A. The story tells us that Jacob has been struggling against God and men his entire life (his father, his brother, his uncle, etc.) but in the end he conquered each of them.  The timing of the event is crucial to recognize: Jacob is leaving his confrontations with Laban, and about to confront Esau, but it is at this moment that the person who Jacob has struggled most with appears: God Himself.  (There are some who think that Jacob is wresting with an angel of God, though as we established the angel would have basically been seen as the same thing as God Himself).  God wanted more than Jacob’s worship and acknowledgement, He wanted Jacob’s heart, and this is the way that He wins it.

While it is not directly stated that the man is God (or an angel), verses 28 and 30 point to this reality.  In case it is not directly stated by the text (some translations do), the word Israel (the name for the entire nation in the Old Testament) means “wrestles with God.”  We shall indeed see what an appropriate title this is.

O. (33: 4): The differences between siblings can be night and day to where they want to be worlds away from one another.  Yet, when they have been apart for some time, their differences go by the wayside and their love for one another takes over.  This happened between my sister and I when she went away to college.  She purposely did things to annoy me … I’m sure for good reasons.  But, once she left for college and I had my own space, we became much closer.  Can anyone relate to the Jacob and Esau reunion?  Or, have you had a different experience?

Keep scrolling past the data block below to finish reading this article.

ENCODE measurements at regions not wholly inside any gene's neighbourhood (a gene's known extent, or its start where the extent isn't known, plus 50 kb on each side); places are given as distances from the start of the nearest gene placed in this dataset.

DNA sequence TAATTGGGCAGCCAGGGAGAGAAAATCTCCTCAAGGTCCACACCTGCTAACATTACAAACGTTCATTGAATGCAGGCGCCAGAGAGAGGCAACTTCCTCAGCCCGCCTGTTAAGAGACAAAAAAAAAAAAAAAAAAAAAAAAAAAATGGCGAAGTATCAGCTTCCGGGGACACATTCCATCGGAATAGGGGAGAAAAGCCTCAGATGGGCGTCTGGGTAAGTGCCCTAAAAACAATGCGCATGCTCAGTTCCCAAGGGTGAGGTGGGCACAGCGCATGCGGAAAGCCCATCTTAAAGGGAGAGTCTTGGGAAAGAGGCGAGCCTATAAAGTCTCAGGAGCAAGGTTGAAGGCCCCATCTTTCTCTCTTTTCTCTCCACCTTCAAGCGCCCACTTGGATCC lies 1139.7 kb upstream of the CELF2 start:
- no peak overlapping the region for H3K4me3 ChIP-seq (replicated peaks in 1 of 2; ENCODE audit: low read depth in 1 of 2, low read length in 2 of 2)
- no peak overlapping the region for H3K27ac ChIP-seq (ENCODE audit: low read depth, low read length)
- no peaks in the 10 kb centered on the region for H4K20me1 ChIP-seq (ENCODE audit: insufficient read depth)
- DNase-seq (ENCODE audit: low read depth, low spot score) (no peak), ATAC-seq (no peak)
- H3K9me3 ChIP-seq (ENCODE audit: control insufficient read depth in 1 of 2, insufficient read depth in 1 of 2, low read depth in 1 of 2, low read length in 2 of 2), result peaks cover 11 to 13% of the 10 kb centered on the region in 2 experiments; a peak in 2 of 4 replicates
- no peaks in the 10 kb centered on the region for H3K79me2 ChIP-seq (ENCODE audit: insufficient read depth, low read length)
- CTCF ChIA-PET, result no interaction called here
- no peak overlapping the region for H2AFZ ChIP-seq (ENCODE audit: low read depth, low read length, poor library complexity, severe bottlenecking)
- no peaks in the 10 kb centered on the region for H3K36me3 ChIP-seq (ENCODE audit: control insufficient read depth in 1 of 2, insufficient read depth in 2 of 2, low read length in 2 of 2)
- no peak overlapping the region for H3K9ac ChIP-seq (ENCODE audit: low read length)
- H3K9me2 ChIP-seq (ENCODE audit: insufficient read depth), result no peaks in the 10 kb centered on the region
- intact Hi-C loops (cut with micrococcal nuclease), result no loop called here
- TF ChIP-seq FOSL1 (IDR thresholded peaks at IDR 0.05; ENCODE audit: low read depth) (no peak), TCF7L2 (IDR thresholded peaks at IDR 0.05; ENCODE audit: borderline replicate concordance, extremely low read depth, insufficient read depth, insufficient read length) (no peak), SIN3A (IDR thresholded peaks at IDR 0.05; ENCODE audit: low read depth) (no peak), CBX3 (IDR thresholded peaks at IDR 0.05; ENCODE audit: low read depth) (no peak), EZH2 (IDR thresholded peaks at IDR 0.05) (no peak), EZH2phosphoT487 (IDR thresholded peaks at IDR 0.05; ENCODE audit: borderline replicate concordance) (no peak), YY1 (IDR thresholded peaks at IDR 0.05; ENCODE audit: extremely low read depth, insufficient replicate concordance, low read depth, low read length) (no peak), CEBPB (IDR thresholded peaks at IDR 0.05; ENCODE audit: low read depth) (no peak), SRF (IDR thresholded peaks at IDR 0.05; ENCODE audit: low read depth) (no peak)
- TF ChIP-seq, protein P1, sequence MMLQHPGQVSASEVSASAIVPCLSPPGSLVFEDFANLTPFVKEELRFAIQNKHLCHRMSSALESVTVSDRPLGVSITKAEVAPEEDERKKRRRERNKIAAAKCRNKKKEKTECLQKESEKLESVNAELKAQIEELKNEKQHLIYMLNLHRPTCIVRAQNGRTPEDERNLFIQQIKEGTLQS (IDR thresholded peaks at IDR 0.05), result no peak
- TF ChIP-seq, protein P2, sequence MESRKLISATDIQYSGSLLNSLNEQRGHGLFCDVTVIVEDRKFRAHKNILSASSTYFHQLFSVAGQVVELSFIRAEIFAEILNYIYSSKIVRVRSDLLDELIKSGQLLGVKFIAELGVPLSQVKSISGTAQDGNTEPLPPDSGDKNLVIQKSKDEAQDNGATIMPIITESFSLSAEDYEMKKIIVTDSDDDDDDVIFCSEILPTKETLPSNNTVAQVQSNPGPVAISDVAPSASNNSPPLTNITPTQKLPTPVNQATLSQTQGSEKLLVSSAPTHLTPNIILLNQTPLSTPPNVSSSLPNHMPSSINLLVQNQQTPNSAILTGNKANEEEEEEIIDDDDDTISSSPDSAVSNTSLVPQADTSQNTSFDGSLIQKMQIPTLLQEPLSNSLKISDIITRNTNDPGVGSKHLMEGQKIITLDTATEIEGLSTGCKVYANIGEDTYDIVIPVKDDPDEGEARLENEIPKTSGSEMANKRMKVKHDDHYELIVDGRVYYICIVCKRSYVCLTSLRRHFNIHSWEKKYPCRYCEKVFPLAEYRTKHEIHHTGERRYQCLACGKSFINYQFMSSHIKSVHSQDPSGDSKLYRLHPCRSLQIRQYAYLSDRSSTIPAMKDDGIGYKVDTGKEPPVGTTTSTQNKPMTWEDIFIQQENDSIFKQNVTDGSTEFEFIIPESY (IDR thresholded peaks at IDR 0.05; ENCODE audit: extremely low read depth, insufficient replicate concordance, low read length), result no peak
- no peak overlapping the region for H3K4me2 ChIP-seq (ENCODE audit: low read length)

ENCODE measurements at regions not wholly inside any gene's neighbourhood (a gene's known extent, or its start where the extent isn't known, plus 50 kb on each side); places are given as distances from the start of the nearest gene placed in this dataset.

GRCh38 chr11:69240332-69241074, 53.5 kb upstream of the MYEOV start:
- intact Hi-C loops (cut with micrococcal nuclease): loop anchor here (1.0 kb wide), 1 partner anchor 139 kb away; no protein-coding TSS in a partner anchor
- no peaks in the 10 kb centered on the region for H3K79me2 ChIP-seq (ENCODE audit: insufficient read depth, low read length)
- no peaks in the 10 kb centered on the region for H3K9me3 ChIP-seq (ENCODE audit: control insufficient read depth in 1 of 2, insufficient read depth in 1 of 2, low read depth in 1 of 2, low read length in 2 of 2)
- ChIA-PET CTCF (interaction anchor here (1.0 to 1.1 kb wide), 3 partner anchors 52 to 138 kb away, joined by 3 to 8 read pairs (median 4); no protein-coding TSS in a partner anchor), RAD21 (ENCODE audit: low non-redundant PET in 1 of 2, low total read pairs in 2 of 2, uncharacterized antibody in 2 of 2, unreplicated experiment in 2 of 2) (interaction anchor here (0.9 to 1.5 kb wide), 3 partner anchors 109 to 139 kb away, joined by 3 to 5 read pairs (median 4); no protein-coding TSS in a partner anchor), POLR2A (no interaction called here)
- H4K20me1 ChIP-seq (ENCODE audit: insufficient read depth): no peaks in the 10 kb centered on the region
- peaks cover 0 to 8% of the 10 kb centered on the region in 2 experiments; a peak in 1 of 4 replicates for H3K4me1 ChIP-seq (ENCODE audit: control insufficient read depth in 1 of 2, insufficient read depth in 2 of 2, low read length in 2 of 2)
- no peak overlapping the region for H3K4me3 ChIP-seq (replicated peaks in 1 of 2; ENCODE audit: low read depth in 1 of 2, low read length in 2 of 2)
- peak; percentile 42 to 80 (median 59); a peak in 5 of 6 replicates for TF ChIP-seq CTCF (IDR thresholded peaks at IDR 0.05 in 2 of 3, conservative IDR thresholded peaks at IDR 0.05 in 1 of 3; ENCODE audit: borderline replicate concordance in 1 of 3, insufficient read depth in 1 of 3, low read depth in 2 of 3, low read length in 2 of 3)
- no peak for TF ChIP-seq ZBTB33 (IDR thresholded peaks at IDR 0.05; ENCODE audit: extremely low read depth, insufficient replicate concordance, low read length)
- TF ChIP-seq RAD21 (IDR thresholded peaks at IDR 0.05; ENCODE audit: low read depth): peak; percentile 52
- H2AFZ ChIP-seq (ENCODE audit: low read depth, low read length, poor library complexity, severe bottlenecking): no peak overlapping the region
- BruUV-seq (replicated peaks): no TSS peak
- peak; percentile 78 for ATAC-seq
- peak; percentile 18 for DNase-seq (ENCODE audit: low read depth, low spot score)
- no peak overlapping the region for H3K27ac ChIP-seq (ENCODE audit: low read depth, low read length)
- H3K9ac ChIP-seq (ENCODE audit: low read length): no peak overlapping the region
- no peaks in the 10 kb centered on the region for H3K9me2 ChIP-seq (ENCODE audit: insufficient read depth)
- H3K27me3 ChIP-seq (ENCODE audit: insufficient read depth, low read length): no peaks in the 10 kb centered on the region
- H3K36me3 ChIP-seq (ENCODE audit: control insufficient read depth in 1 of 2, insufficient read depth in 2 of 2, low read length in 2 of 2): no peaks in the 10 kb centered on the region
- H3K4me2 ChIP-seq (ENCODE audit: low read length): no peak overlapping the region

O. (33:10): This reminds me of when we visit our siblings’ families and go out to eat.  There is always a race to pay the bill.

Q. (33:16): Why did Jacob not follow Esau to Seir?

A. Honestly, my suspicion is that he still didn’t trust his brother, and therefore wanted to put a little distance between himself and Esau.

Q. (34:15):  This is an intense scene.  I am glad that Jacob stood up for his daughter.  It was quite a trick to have them agree to be circumcised, then when they are still healing from the procedure, Jacob’s family attacked.  If this hadn’t been a trick, God would not have supported the agreement, right?  Doesn’t God have to be the one that chooses the people to bear the sign of His chosen?

A. Circumcision was one of the most important rules of the Law.  And indeed, there are sections of the Law that describe the procedures for admitting alien people (usually slaves, an entirely different topic) into the “house” of Israel.  The simplest rule: if you weren’t circumcised, you weren’t part of the tribe.  Actually, marriage, the reason for this little event, was the major way that people could join the tribe of Israel (think of people like Ruth).  There were particular rules about which other tribes were not to be admitted (we will see these later), but generally, there were some routes for a people of various other tribes to “join up” in certain circumstances.

Q. (35:1) Bethel is where Jacob spent the first night on his journey to Laban’s, right?  Bethel means House of God.  Does this place have long-term significance or importance in the future?

A. That’s the one, where Jacob saw the ladder.  Bethel does not appear to play a major role in the future of the nation of Israel.  The town is mentioned throughout the territorial sections (land distribution in the book of Joshua after the land is conquered) and Bethel is given to one of Joseph’s sons named Ephraim.  It did gain one infamous role: it became the center of cult worship in the Northern Kingdom (this is way in the “future” of the story, if you will) after the death of King Solomon.  So in the era of 1 and 2 Kings, it would have been known, but not in a good way.

Q. (35:5): Any idea what the terror was?  It would be so awesome to see God’s power like that.  Do you think it happens today, like in earthquakes, floods, etc.?